It is possible that my paranoia index is just high today.
hands down, in my mind, the best name for a new drug: Abilify. If gwb was schizophrenic, this would be perfect for him. If only.
Reading is fundamental. Mighty girl drops some more science.
Unsubstantiated and unreliable as a source, this "Laurie" from "Newsday", but still, some of this is food for thought, one must admit. Kind of puts a human face on the world's leaders...
Tom Sachs Nutsy's. Why didn't I know about this before its last week? Someone's letting me down. Music not always work friendly. Through February 14, 2003/ Tu-F 12-5 / 415 W 13th Street
The federal appeals court in St. Louis ruled yesterday that officials in Arkansas can force a prisoner on death row to take antipsychotic medication to make him sane enough to execute.
From the Times article:
"Responding to worries that smallpox could become a weapon of bioterrorism, a group of research universities and corporations and the Defense Department are announcing today a networked computer project intended to accelerate the search for a cure for smallpox.
The project is to use computing power contributed by a few million personal computer owners linked to the Internet worldwide to try to winnow the number of chemical compounds that might show promise in combating smallpox.
Steady advances in processing power, network capacity and software have made it possible to assemble distributed computing networks that can be directed at a problem like smallpox. A comparatively simple but well-known distributed computing application is the SETI@home program, begun in 1999, which harnesses the spare power of millions of personal computers to seek signs of extraterrestrial intelligence.
The project will use molecular modeling and screening techniques to test how strongly a wide range of druglike compounds interact with an important enzyme used by the smallpox virus. The goal is to find molecular compounds that block the enzyme, called topoisomerase, preventing the virus from replicating."
The Smallpox Research Grid is here.
DJ tied Kasparov (fairly large deal), but the scary/incredible thing is that it won on style points. Its astonishing bishop sacrifice turned a lot of heads in Game 5, and it became clear that this program is something else. Kasparov reportedly declared DeepJr the "best program ever." Wouldn't it be interesting if it turned out to be Bobby Fisher or some 9 year old in Estonia pushing the pieces?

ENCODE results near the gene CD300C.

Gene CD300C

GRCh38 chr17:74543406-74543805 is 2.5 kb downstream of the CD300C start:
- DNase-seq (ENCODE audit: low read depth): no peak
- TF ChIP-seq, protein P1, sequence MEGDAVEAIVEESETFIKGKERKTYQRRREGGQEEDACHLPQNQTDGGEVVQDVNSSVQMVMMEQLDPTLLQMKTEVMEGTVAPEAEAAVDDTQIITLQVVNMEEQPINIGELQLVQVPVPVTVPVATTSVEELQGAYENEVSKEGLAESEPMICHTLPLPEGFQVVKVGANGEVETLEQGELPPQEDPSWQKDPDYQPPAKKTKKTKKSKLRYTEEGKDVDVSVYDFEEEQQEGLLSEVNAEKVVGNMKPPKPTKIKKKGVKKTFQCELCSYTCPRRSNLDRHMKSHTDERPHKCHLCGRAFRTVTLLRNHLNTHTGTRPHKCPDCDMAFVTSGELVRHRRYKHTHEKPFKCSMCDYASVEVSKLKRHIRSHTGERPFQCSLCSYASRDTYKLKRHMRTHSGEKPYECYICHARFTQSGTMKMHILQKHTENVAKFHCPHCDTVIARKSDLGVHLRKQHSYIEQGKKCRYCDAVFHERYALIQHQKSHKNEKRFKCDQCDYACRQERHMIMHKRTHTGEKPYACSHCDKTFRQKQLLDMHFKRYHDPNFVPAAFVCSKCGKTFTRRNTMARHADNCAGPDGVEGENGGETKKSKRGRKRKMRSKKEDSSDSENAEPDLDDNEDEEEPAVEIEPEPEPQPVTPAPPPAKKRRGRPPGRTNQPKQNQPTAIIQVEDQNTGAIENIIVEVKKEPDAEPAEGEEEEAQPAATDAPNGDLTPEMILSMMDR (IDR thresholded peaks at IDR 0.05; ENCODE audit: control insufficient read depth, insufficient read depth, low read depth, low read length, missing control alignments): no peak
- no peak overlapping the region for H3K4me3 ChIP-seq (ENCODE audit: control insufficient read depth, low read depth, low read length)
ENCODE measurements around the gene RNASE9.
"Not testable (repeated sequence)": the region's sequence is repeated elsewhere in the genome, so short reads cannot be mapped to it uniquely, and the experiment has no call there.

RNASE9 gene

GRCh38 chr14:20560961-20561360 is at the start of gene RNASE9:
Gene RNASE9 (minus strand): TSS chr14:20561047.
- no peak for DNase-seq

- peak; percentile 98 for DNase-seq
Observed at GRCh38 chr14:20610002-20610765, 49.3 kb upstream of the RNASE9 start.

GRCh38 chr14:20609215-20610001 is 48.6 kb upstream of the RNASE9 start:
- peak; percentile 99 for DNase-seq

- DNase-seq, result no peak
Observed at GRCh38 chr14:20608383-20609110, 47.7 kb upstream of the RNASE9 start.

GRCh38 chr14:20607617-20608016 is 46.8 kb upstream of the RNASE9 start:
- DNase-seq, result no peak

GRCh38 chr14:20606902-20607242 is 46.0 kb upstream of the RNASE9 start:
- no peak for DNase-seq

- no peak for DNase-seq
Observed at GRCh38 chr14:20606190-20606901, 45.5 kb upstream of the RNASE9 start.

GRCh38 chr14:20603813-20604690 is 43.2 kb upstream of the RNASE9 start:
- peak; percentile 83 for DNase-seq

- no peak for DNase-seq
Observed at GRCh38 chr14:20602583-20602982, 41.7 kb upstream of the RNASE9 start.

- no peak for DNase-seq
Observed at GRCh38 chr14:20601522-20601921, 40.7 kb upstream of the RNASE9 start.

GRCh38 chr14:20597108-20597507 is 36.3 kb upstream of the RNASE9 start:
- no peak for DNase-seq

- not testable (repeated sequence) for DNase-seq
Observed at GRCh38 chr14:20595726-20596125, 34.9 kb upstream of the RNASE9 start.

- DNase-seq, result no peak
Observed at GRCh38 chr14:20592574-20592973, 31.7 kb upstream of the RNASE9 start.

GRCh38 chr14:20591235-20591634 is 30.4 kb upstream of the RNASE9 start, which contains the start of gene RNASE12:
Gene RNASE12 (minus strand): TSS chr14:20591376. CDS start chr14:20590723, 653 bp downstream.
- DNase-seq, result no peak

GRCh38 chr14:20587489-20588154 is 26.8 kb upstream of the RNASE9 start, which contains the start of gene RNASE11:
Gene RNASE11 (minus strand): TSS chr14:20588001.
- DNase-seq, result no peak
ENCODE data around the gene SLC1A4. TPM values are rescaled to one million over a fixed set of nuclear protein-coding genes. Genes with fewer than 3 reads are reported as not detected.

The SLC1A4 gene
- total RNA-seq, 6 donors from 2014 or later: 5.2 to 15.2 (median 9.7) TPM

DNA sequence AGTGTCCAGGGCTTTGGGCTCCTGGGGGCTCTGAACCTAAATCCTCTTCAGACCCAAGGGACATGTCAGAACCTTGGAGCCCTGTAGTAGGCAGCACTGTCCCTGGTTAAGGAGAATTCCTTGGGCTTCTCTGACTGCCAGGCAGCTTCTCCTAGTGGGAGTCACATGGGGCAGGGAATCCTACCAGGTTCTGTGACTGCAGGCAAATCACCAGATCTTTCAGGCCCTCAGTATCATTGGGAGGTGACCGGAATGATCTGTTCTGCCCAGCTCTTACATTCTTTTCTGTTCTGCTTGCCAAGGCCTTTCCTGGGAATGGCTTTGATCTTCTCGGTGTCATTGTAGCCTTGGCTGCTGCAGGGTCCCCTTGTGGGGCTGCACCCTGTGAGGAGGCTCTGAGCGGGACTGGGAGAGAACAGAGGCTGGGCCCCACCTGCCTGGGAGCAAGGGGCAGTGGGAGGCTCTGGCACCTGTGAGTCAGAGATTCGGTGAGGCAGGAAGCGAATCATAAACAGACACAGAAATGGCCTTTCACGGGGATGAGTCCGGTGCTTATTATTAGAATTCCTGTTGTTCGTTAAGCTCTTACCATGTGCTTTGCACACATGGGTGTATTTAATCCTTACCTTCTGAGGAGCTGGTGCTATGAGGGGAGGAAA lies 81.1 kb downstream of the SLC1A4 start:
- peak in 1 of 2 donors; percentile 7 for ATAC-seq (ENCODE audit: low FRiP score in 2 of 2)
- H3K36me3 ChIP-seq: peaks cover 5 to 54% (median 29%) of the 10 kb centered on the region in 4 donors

sentence of the day, work-wise: "During the second Vendée, Frenchman Bertrand de Broc, deep in the Southern Ocean, had had to sew his tongue back on."
What the fuck language is this? "Let us put it this way, katakanlah kita mengidolakan Ian McKaye (baca: Straight Edge). Ketika Ian menolak minuman beralkohol, menganggap designer drugs dan ganja durjana, merekemondasikan "Bengawan Solo" sebagai anthem kaum Straight Edge (catatan: statement yang disebut terakhir, semata fiksi, for god’s sake!), ketika paham hidup sehat itu dicanangkan, tidak berarti kita lalu instan mengadopsi, seketika mengkopi sepak terjang bang Ian. ... Glampunkabilly ethic yang ada pada kita adalah muncul ... Jika terlalu lebar keluar rel kerangka berpikir kami, Fuck it, we get rid of it." Reminds me of the secret language in "Slums of Beverly Hills."
Robert Hughes discovers the long-lost tape of his visit with Albert Speer. Choice tidbit, if Nazis can have tidbits: "I had only the aim to impose the grandeur of the building upon the people who are in it. If people who may have different minds are pressed together in such surroundings, they all get unified to one mind." Tidbits on Philip Johnson, too.
I dunno, for some reason this made me think of dbrown.
I haven't seen John Beech's work since way back in the SF days -- when he was the carl andre of car mats -- but I got curious today and was pleased to find his photographs of subway patches. D. Judd would not be unhappy.
Via a fotolog, of all things, a reference to this July 1994 Red Herring story, "The Information Highway." "AOL's services include electronic mail, interactive newspapers and magazines, and online classes...." and much more.
If it isn't sad enough that most of what fills the bellies of Americans is concocted in laboratories by chemists in white coats, we have a $1 billion meal-replacement industry to boot, staffed by more chemists in white coats. What's scary is I'll probably drink this.